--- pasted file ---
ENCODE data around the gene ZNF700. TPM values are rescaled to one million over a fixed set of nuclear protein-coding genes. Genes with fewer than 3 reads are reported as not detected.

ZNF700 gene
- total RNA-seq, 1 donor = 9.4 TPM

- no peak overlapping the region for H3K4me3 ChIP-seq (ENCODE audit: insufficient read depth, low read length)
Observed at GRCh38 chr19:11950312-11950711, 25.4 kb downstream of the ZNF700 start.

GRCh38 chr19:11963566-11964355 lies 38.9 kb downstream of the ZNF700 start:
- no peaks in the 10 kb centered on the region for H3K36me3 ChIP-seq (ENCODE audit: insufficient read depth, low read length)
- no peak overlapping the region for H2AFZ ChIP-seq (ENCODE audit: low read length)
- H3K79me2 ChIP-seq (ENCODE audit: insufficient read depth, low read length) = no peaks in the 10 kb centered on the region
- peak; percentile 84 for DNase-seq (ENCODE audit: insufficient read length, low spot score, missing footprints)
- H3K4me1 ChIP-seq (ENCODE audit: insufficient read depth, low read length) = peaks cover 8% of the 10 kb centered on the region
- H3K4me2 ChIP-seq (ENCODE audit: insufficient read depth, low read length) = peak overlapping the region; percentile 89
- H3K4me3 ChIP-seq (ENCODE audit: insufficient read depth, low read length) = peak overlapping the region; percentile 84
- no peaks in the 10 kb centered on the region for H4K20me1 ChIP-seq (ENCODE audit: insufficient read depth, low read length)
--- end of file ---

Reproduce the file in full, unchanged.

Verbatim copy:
ENCODE data around the gene ZNF700. TPM values are rescaled to one million over a fixed set of nuclear protein-coding genes. Genes with fewer than 3 reads are reported as not detected.

ZNF700 gene
- total RNA-seq, 1 donor = 9.4 TPM

- no peak overlapping the region for H3K4me3 ChIP-seq (ENCODE audit: insufficient read depth, low read length)
Observed at GRCh38 chr19:11950312-11950711, 25.4 kb downstream of the ZNF700 start.

GRCh38 chr19:11963566-11964355 lies 38.9 kb downstream of the ZNF700 start:
- no peaks in the 10 kb centered on the region for H3K36me3 ChIP-seq (ENCODE audit: insufficient read depth, low read length)
- no peak overlapping the region for H2AFZ ChIP-seq (ENCODE audit: low read length)
- H3K79me2 ChIP-seq (ENCODE audit: insufficient read depth, low read length) = no peaks in the 10 kb centered on the region
- peak; percentile 84 for DNase-seq (ENCODE audit: insufficient read length, low spot score, missing footprints)
- H3K4me1 ChIP-seq (ENCODE audit: insufficient read depth, low read length) = peaks cover 8% of the 10 kb centered on the region
- H3K4me2 ChIP-seq (ENCODE audit: insufficient read depth, low read length) = peak overlapping the region; percentile 89
- H3K4me3 ChIP-seq (ENCODE audit: insufficient read depth, low read length) = peak overlapping the region; percentile 84
- no peaks in the 10 kb centered on the region for H4K20me1 ChIP-seq (ENCODE audit: insufficient read depth, low read length)